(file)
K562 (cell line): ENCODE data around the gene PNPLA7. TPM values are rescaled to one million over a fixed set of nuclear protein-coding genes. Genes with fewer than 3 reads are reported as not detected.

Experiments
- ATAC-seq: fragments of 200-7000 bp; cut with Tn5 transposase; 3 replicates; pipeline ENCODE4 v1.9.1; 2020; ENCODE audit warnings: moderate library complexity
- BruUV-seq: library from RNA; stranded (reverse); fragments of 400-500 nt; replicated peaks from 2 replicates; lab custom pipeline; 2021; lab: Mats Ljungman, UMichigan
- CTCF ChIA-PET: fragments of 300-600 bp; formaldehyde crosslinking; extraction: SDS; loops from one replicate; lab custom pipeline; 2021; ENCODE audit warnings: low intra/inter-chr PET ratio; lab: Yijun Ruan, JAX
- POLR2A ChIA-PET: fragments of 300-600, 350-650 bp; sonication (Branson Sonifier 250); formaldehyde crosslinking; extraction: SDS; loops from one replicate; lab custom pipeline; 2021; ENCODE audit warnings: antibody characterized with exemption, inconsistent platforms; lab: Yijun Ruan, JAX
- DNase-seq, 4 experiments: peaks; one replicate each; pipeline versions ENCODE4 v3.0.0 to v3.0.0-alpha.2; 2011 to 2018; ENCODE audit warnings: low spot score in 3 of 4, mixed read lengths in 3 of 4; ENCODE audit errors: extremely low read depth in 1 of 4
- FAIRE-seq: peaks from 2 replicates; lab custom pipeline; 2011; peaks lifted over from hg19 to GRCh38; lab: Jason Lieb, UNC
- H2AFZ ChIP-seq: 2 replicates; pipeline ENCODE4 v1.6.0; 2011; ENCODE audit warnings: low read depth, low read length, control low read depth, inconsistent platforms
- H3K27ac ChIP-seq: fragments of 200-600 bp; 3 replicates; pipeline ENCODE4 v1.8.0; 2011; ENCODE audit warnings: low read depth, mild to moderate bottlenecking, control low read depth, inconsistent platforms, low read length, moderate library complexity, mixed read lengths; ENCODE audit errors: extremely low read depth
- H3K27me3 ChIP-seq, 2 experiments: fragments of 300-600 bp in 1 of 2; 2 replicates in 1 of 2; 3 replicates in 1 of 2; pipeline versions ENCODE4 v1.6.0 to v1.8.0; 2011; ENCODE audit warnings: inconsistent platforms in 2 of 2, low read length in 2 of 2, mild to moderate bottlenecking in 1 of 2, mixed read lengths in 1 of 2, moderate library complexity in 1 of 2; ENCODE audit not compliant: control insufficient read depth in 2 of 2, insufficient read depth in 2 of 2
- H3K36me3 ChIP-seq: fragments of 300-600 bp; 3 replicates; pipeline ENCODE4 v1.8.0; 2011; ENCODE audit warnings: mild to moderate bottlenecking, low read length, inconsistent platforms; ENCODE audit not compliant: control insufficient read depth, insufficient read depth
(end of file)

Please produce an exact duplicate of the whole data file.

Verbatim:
K562 (cell line): ENCODE data around the gene PNPLA7. TPM values are rescaled to one million over a fixed set of nuclear protein-coding genes. Genes with fewer than 3 reads are reported as not detected.

Experiments
- ATAC-seq: fragments of 200-7000 bp; cut with Tn5 transposase; 3 replicates; pipeline ENCODE4 v1.9.1; 2020; ENCODE audit warnings: moderate library complexity
- BruUV-seq: library from RNA; stranded (reverse); fragments of 400-500 nt; replicated peaks from 2 replicates; lab custom pipeline; 2021; lab: Mats Ljungman, UMichigan
- CTCF ChIA-PET: fragments of 300-600 bp; formaldehyde crosslinking; extraction: SDS; loops from one replicate; lab custom pipeline; 2021; ENCODE audit warnings: low intra/inter-chr PET ratio; lab: Yijun Ruan, JAX
- POLR2A ChIA-PET: fragments of 300-600, 350-650 bp; sonication (Branson Sonifier 250); formaldehyde crosslinking; extraction: SDS; loops from one replicate; lab custom pipeline; 2021; ENCODE audit warnings: antibody characterized with exemption, inconsistent platforms; lab: Yijun Ruan, JAX
- DNase-seq, 4 experiments: peaks; one replicate each; pipeline versions ENCODE4 v3.0.0 to v3.0.0-alpha.2; 2011 to 2018; ENCODE audit warnings: low spot score in 3 of 4, mixed read lengths in 3 of 4; ENCODE audit errors: extremely low read depth in 1 of 4
- FAIRE-seq: peaks from 2 replicates; lab custom pipeline; 2011; peaks lifted over from hg19 to GRCh38; lab: Jason Lieb, UNC
- H2AFZ ChIP-seq: 2 replicates; pipeline ENCODE4 v1.6.0; 2011; ENCODE audit warnings: low read depth, low read length, control low read depth, inconsistent platforms
- H3K27ac ChIP-seq: fragments of 200-600 bp; 3 replicates; pipeline ENCODE4 v1.8.0; 2011; ENCODE audit warnings: low read depth, mild to moderate bottlenecking, control low read depth, inconsistent platforms, low read length, moderate library complexity, mixed read lengths; ENCODE audit errors: extremely low read depth
- H3K27me3 ChIP-seq, 2 experiments: fragments of 300-600 bp in 1 of 2; 2 replicates in 1 of 2; 3 replicates in 1 of 2; pipeline versions ENCODE4 v1.6.0 to v1.8.0; 2011; ENCODE audit warnings: inconsistent platforms in 2 of 2, low read length in 2 of 2, mild to moderate bottlenecking in 1 of 2, mixed read lengths in 1 of 2, moderate library complexity in 1 of 2; ENCODE audit not compliant: control insufficient read depth in 2 of 2, insufficient read depth in 2 of 2
- H3K36me3 ChIP-seq: fragments of 300-600 bp; 3 replicates; pipeline ENCODE4 v1.8.0; 2011; ENCODE audit warnings: mild to moderate bottlenecking, low read length, inconsistent platforms; ENCODE audit not compliant: control insufficient read depth, insufficient read depth